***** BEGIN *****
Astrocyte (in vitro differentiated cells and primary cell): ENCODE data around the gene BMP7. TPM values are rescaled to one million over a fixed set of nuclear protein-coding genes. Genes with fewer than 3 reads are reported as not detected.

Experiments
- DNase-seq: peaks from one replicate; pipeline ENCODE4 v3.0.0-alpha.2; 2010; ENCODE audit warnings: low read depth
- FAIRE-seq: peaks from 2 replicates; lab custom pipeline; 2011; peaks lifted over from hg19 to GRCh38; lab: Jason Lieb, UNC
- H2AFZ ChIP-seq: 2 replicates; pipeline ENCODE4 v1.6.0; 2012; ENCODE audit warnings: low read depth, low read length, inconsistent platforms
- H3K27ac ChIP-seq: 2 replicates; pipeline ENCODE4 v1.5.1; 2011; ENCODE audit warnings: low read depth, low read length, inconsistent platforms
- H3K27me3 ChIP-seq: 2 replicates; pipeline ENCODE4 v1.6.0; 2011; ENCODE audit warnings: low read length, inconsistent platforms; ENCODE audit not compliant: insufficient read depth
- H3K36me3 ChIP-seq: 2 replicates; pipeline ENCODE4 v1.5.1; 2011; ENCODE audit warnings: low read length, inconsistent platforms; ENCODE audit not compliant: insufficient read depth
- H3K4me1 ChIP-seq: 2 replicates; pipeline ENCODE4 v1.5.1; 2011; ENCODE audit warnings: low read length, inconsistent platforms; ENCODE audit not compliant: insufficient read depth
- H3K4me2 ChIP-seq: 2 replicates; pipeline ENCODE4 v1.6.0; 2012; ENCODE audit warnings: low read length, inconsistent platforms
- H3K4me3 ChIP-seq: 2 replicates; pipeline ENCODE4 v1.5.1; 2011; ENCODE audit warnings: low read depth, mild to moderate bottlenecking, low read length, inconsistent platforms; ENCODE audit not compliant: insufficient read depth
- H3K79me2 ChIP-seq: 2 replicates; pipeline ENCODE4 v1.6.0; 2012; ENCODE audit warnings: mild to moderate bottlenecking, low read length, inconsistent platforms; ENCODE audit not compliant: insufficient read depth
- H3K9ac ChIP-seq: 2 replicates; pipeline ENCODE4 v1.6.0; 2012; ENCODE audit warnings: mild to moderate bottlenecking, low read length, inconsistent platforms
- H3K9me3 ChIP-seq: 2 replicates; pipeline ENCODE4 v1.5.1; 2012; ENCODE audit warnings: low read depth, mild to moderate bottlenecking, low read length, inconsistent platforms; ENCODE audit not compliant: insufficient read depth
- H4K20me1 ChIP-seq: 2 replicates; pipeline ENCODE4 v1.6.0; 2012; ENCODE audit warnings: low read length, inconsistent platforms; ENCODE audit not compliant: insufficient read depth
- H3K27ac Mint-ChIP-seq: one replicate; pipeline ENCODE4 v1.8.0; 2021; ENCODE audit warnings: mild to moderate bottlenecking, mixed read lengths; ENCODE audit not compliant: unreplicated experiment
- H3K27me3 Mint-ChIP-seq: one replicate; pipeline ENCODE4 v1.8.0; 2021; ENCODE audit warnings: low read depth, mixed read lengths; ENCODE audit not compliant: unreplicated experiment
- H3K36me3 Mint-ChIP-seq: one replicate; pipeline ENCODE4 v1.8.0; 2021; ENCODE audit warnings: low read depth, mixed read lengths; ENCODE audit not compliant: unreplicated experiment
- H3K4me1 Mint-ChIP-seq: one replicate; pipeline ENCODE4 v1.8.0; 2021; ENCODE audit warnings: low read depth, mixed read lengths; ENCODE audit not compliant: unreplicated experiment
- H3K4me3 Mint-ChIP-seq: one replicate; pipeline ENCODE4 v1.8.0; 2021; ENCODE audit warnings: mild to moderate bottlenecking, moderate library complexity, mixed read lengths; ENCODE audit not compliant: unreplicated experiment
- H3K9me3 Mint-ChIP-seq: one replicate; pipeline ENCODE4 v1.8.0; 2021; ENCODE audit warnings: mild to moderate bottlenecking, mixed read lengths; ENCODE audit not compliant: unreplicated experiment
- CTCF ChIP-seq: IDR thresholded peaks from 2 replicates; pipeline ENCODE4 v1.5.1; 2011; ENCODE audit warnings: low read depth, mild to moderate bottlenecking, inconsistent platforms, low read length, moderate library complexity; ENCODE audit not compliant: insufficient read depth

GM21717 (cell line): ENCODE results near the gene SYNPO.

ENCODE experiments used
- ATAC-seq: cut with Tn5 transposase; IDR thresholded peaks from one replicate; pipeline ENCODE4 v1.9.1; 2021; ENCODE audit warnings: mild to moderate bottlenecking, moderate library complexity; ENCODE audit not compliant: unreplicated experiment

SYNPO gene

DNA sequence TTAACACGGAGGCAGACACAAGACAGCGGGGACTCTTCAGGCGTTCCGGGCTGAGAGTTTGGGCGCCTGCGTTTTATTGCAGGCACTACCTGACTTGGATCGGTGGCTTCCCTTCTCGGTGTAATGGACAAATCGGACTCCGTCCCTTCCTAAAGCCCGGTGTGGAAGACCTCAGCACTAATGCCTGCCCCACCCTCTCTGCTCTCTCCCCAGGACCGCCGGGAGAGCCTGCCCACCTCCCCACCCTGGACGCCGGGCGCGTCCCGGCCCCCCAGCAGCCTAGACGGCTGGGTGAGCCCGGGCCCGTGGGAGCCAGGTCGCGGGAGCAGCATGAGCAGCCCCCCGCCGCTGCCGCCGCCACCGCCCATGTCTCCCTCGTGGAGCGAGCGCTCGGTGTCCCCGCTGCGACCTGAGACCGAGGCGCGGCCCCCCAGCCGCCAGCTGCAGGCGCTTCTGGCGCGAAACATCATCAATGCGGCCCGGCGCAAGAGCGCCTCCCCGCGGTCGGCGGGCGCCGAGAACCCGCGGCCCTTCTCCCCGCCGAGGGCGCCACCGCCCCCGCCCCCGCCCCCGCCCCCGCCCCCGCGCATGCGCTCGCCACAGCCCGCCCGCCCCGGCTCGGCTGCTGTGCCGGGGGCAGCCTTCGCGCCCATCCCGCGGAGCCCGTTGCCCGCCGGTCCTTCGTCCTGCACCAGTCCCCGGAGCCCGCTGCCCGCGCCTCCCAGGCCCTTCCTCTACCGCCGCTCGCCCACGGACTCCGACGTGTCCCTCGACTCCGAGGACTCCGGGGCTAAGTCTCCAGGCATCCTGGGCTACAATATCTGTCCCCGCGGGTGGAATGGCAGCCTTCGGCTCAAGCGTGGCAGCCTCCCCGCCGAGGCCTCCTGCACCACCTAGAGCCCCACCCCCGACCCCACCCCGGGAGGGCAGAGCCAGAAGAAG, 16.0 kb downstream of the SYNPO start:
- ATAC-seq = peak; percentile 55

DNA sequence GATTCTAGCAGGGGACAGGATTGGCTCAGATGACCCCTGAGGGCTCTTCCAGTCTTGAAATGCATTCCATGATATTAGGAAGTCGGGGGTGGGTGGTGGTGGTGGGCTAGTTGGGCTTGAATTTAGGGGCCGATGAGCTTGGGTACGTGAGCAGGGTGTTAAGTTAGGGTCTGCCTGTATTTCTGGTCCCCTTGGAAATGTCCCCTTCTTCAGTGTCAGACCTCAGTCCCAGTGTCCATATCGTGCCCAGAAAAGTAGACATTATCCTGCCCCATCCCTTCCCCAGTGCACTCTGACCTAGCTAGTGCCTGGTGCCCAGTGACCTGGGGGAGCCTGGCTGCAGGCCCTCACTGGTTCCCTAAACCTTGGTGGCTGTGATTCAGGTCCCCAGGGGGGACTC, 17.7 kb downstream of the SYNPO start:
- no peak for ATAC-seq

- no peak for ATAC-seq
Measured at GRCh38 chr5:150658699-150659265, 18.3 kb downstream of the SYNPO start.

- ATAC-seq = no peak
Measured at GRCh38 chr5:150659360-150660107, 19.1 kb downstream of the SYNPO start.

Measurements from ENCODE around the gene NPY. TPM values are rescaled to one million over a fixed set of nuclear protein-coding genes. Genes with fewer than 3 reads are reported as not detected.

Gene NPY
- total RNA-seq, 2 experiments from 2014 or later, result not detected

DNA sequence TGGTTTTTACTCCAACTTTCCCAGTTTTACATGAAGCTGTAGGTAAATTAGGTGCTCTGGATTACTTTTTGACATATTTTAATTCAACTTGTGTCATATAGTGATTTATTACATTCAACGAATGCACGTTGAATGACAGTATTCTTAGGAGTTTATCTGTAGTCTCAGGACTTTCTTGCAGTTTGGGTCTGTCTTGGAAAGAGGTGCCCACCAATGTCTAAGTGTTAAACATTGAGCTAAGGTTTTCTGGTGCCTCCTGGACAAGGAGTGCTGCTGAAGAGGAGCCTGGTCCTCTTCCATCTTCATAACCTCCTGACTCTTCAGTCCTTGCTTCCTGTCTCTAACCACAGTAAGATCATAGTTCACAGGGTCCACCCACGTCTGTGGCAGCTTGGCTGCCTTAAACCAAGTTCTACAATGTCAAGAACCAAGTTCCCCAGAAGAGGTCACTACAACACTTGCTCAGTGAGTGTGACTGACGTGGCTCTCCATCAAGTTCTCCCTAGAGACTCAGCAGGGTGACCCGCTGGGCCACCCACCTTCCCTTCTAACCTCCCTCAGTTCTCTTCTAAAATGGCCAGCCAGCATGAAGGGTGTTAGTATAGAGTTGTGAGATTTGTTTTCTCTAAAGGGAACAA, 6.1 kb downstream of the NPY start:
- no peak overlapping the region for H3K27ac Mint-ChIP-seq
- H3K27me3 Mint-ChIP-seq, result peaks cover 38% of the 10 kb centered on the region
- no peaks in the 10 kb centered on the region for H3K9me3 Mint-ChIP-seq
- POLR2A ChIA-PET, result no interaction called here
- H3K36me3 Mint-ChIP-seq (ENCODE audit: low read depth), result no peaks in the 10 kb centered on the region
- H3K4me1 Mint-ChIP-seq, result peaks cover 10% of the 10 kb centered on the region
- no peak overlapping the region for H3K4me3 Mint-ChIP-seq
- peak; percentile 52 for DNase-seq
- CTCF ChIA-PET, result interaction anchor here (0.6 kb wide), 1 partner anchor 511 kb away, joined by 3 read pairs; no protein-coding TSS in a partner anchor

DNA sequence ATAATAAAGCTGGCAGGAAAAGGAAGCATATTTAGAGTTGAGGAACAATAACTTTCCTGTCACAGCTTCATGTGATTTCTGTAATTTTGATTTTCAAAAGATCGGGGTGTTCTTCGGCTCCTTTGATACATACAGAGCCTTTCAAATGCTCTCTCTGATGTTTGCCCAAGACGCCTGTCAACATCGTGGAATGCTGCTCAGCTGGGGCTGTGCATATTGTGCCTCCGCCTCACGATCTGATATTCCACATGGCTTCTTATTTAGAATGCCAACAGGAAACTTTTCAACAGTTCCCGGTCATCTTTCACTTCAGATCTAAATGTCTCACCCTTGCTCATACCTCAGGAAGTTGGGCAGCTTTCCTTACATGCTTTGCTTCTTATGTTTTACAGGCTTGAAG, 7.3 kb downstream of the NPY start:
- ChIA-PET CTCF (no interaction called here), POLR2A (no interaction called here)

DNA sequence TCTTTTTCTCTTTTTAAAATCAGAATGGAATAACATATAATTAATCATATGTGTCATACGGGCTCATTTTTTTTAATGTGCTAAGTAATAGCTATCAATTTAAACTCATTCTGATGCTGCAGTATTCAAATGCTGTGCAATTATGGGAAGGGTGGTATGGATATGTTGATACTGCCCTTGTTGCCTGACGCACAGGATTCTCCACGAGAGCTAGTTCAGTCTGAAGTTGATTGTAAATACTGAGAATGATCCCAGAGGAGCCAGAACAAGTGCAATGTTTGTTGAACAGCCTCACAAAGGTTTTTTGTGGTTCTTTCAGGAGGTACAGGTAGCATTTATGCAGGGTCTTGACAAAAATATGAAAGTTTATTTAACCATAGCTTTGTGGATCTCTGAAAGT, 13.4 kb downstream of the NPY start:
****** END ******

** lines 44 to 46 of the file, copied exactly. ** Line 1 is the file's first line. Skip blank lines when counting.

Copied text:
- H3K4me1 Mint-ChIP-seq, result peaks cover 10% of the 10 kb centered on the region
- no peak overlapping the region for H3K4me3 Mint-ChIP-seq
- peak; percentile 52 for DNase-seq